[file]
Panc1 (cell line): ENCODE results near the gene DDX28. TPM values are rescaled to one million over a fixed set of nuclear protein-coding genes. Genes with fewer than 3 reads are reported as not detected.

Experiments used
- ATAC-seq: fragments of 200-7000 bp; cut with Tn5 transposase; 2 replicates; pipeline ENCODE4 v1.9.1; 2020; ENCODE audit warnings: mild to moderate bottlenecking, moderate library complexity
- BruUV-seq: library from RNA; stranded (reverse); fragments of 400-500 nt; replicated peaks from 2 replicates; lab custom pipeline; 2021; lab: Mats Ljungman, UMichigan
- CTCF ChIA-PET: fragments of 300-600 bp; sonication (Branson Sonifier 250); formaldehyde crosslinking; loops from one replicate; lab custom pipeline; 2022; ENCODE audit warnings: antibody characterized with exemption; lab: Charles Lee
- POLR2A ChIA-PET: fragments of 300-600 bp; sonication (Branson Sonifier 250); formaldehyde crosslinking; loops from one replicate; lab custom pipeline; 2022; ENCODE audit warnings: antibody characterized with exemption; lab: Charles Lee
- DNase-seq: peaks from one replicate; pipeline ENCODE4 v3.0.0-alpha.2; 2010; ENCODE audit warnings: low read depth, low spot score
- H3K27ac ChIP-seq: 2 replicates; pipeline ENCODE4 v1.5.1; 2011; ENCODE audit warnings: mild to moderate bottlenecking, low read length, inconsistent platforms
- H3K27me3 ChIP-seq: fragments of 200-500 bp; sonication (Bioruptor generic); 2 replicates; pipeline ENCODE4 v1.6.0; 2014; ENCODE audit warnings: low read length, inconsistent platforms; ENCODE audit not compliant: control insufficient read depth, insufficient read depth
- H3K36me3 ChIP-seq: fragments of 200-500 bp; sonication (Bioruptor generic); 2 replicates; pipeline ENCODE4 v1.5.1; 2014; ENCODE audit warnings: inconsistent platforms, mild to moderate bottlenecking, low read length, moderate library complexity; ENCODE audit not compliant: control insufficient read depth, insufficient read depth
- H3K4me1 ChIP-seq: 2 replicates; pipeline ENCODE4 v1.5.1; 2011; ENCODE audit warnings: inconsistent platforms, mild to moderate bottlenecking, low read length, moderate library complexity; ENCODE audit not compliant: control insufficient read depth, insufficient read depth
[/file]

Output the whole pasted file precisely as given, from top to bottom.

Panc1 (cell line): ENCODE results near the gene DDX28. TPM values are rescaled to one million over a fixed set of nuclear protein-coding genes. Genes with fewer than 3 reads are reported as not detected.

Experiments used
- ATAC-seq: fragments of 200-7000 bp; cut with Tn5 transposase; 2 replicates; pipeline ENCODE4 v1.9.1; 2020; ENCODE audit warnings: mild to moderate bottlenecking, moderate library complexity
- BruUV-seq: library from RNA; stranded (reverse); fragments of 400-500 nt; replicated peaks from 2 replicates; lab custom pipeline; 2021; lab: Mats Ljungman, UMichigan
- CTCF ChIA-PET: fragments of 300-600 bp; sonication (Branson Sonifier 250); formaldehyde crosslinking; loops from one replicate; lab custom pipeline; 2022; ENCODE audit warnings: antibody characterized with exemption; lab: Charles Lee
- POLR2A ChIA-PET: fragments of 300-600 bp; sonication (Branson Sonifier 250); formaldehyde crosslinking; loops from one replicate; lab custom pipeline; 2022; ENCODE audit warnings: antibody characterized with exemption; lab: Charles Lee
- DNase-seq: peaks from one replicate; pipeline ENCODE4 v3.0.0-alpha.2; 2010; ENCODE audit warnings: low read depth, low spot score
- H3K27ac ChIP-seq: 2 replicates; pipeline ENCODE4 v1.5.1; 2011; ENCODE audit warnings: mild to moderate bottlenecking, low read length, inconsistent platforms
- H3K27me3 ChIP-seq: fragments of 200-500 bp; sonication (Bioruptor generic); 2 replicates; pipeline ENCODE4 v1.6.0; 2014; ENCODE audit warnings: low read length, inconsistent platforms; ENCODE audit not compliant: control insufficient read depth, insufficient read depth
- H3K36me3 ChIP-seq: fragments of 200-500 bp; sonication (Bioruptor generic); 2 replicates; pipeline ENCODE4 v1.5.1; 2014; ENCODE audit warnings: inconsistent platforms, mild to moderate bottlenecking, low read length, moderate library complexity; ENCODE audit not compliant: control insufficient read depth, insufficient read depth
- H3K4me1 ChIP-seq: 2 replicates; pipeline ENCODE4 v1.5.1; 2011; ENCODE audit warnings: inconsistent platforms, mild to moderate bottlenecking, low read length, moderate library complexity; ENCODE audit not compliant: control insufficient read depth, insufficient read depth